In his derivation of the Fourier Transform of $\dfrac{1}{x}$, Bracewell starts with

$$\mathscr{F}\left\{\dfrac{1}{x}\right\} = P.V. \int_{-\infty}^{\infty}{\dfrac{e^{-i2\pi sx}}{x}}dx$$

And goes on to consider the contour integral with the expected semicircular contour (but Bracewell omits specifying which half-plane, upper or lower) with a small semicircular arc excursion around the pole at the origin:

$$\int_{C}{\dfrac{e^{-i2\pi sz}}{z}}dz$$

When evaluating the integral for the semi-circular arc around the origin, with $\epsilon$ a vanishingly small positive number, Bracewell states the integral "equals $\pm i\pi$ according to the sign of s", so we have

$$\int_{\pi}^{0}{ie^{-i2\pi s \epsilon e^{i\theta}}d\theta} = i\pi \space\mathrm{sgn}(s)$$

Could someone please show me in more detail how the $\mathrm{sgn}(s)$ arises in the evaluation of this integral? You can assume $\epsilon \rightarrow 0$ in the limit.

Is it that the sign of $s$ dictates which half plane, upper or lower, the contour should be in, and hence affects this integral around this small semi-circular arc around $0$?

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    $\begingroup$ As you have noticed, the claim is wrong. The integrand converges to $i$ uniformly in $\theta$, therefore the integral tends to $\int_\pi^0 i \,d\theta$. $\endgroup$ – Maxim Jan 25 '19 at 18:27

Edited: Your guess is right, we should take upper semi-circle contour when $\text{sgn}(s)<0$ and lower one when $\text{sgn}(s)>0$. It is related to the behavior of the integral $$ \int_{C_R^+} \frac{e^{isz}}{z}dz,\quad s=\pm 1 $$ as $R\to\infty$ where $C_R^+: Re^{it}, 0\le t\le \pi$ is an upper semi-circle contour. When we choose this contour, we expect that the limit of the above integral over $C_R^+$ tends to $0$ so that $\int_{-\infty}^\infty \frac{e^{\pm iz}}{z}dz$ can be computed using the singularity at $z=0$. When $s=1$, we can do it since $$ \int_{C_R^+} \frac{e^{iz}}{z}dz=i\int_0^\pi e^{iR\cos t-R\sin t}dt\stackrel{R\to\infty}\longrightarrow 0. $$ This happens essentially because $|e^{iz}|=e^{-\text{Im}(z)}=e^{-R\sin t}\to 0$ as $R\to\infty$. However, when $s=-1$, it is not the case anymore because $|e^{-iz}|=e^{\text{Im}(z)}=e^{R\sin t}\to \infty$ for $t\ne 0,\pi$, making us unable to control $\int_{C_R^+} \frac{e^{-iz}}{z}dz$ as $R\to \infty$. In this case, it is natural to take the lower semi-circle contour $C_R^-$to have $\int_{C_R^-} \frac{e^{isz}}{z}dz \to 0$. I hope this will help you.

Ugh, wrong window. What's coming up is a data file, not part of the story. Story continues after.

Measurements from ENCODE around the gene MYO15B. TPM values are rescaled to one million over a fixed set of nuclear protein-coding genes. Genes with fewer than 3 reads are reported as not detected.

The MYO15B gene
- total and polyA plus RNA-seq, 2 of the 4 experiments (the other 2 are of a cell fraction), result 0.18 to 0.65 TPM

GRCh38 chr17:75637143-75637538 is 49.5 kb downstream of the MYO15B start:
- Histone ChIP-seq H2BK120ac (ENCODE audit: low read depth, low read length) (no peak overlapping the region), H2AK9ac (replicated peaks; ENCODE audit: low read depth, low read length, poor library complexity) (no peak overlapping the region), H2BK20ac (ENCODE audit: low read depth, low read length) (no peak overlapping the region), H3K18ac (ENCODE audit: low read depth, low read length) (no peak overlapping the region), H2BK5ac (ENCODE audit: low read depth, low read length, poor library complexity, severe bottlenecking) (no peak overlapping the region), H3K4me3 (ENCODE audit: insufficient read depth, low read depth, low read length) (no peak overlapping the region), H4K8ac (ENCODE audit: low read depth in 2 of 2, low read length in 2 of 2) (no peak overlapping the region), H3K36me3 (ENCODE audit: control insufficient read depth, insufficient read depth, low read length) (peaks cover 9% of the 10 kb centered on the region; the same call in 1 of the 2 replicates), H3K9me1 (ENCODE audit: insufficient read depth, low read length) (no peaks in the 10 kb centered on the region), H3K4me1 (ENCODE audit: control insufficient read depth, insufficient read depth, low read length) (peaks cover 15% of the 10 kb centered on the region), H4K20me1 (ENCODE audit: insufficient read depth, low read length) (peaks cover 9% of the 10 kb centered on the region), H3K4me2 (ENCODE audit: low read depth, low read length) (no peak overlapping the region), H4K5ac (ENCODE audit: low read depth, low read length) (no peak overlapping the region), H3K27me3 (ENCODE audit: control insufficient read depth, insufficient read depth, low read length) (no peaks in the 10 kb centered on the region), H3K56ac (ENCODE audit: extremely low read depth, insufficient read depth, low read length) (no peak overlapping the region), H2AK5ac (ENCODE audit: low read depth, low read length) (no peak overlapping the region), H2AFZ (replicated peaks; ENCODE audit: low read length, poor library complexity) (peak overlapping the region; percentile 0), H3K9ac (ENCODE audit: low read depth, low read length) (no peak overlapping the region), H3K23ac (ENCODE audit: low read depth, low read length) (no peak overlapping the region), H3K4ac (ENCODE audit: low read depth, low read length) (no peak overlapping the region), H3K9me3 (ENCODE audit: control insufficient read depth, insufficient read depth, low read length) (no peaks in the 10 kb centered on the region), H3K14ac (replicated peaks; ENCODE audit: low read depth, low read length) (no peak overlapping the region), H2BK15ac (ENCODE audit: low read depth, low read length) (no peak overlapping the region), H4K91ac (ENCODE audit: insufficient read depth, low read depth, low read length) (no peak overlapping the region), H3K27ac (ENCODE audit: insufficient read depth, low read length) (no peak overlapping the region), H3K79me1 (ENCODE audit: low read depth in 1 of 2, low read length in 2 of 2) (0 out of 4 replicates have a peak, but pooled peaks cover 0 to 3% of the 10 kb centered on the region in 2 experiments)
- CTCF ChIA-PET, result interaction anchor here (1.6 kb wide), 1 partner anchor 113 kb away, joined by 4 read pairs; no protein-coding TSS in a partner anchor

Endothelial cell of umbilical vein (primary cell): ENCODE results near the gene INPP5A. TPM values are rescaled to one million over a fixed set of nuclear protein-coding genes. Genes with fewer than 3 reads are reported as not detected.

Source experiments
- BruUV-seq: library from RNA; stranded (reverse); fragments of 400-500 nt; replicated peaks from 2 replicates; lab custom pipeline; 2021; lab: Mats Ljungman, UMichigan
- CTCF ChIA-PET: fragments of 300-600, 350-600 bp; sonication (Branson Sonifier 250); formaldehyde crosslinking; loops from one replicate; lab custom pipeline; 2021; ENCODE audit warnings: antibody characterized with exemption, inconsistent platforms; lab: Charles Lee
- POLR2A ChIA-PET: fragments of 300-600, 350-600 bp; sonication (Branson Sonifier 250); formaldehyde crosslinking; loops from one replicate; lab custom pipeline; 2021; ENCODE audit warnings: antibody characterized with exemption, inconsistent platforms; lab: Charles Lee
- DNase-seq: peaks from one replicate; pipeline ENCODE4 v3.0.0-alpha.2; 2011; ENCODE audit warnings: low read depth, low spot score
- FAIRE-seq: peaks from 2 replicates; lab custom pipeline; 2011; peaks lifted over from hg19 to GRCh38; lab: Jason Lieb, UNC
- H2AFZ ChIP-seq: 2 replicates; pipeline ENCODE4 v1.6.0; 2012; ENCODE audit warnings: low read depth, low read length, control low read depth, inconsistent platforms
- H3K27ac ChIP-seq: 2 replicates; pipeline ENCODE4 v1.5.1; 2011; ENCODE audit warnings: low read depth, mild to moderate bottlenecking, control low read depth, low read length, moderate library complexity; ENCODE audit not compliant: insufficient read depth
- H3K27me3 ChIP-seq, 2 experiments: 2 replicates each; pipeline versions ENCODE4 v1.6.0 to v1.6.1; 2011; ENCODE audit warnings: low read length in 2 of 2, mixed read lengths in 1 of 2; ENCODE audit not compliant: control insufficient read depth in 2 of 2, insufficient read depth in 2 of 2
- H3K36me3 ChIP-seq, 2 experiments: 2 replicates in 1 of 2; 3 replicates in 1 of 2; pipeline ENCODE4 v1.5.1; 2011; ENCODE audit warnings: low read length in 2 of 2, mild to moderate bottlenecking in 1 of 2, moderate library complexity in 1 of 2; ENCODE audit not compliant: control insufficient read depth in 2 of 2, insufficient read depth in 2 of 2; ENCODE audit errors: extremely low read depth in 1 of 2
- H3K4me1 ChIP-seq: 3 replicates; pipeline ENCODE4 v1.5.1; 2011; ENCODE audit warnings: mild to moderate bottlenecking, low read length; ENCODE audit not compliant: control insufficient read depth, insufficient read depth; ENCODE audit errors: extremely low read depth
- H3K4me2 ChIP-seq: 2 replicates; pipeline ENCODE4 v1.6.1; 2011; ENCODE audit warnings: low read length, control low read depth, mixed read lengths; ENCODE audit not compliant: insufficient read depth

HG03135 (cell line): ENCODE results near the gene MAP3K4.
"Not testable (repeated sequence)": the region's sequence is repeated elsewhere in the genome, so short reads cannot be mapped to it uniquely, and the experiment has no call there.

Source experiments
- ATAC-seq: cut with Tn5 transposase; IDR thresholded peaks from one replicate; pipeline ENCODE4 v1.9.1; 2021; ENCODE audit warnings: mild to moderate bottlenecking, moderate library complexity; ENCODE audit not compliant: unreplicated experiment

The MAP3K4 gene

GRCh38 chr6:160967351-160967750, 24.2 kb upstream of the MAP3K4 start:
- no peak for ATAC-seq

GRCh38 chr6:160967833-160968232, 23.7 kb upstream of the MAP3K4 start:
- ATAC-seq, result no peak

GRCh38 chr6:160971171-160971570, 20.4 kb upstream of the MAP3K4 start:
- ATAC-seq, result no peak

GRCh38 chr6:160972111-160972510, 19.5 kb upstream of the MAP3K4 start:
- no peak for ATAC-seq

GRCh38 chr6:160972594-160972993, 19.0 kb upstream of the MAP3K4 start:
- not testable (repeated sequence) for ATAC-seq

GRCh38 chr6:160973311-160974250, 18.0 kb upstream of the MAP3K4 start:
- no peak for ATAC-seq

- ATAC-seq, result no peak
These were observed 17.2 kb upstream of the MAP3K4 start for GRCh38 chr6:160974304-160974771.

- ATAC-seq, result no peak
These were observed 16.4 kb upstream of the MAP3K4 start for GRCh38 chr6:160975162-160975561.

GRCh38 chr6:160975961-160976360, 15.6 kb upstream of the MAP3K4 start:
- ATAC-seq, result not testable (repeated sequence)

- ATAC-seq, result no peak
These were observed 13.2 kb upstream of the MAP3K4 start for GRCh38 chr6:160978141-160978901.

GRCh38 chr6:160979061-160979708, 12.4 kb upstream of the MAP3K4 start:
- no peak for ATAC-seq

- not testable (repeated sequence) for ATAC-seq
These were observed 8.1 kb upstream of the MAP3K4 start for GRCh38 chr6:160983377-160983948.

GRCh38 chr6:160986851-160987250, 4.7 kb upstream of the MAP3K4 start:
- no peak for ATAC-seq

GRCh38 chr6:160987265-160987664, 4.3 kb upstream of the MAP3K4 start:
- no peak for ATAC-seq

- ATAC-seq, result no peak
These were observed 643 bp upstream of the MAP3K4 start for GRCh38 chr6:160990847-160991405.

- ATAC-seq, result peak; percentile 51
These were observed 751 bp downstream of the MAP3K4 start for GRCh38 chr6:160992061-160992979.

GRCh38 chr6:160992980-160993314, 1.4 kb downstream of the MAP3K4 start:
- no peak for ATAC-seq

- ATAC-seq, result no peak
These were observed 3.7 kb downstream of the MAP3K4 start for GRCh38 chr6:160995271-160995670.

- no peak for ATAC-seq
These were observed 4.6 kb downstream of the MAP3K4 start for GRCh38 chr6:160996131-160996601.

We have $$ \text{p.v.}\int \frac{e^{-2\pi isz}}{z}dz=\text{p.v.}\int \frac{\cos (2\pi sz)-i\sin(2\pi sz)}{z}dz=-i\text{p.v.}\int \frac{\sin(2\pi sz)}{z}dz $$ since $z\mapsto \frac{\cos(2\pi sz)}{z}$ is an odd function. Note that if $a>0$, then by making change of variables $t=ax$, $$ \int_{-\infty}^\infty \frac{\sin ax}{x}dx=\int_{-\infty}^\infty \frac{\sin t}{t}dt=\pi $$ and if $a=-|a|<0$, then $$ \int_{-\infty}^\infty \frac{\sin ax}{x}dx=-\int_{-\infty}^\infty \frac{\sin |a|x}{x}dx=-\pi. $$ Therefore it follows $$ \text{p.v.}\int \frac{e^{-2\pi isz}}{z}dz=-i\pi \cdot\text{sgn}(s) $$

  • $\begingroup$ Have an upvote for a clear and concise derivation of the particular Fourier Transform given in the background information. However, the question is how sgn() could emerge from the integral in the title. I now believe that it can't. It is likely Bracewell was hand-waving over the detail of having to use two different closed contours depending on the sign of $s$, which is required to get the contour integral along the infinitely large semi-circular arc to vanish to $0$. $\endgroup$ – Andy Walls Jan 25 '19 at 13:53
  • $\begingroup$ @AndyWalls I've edited my answer explaining what you have asked. I hope this will help ... $\endgroup$ – Myeonghyeon Song Jan 25 '19 at 14:37

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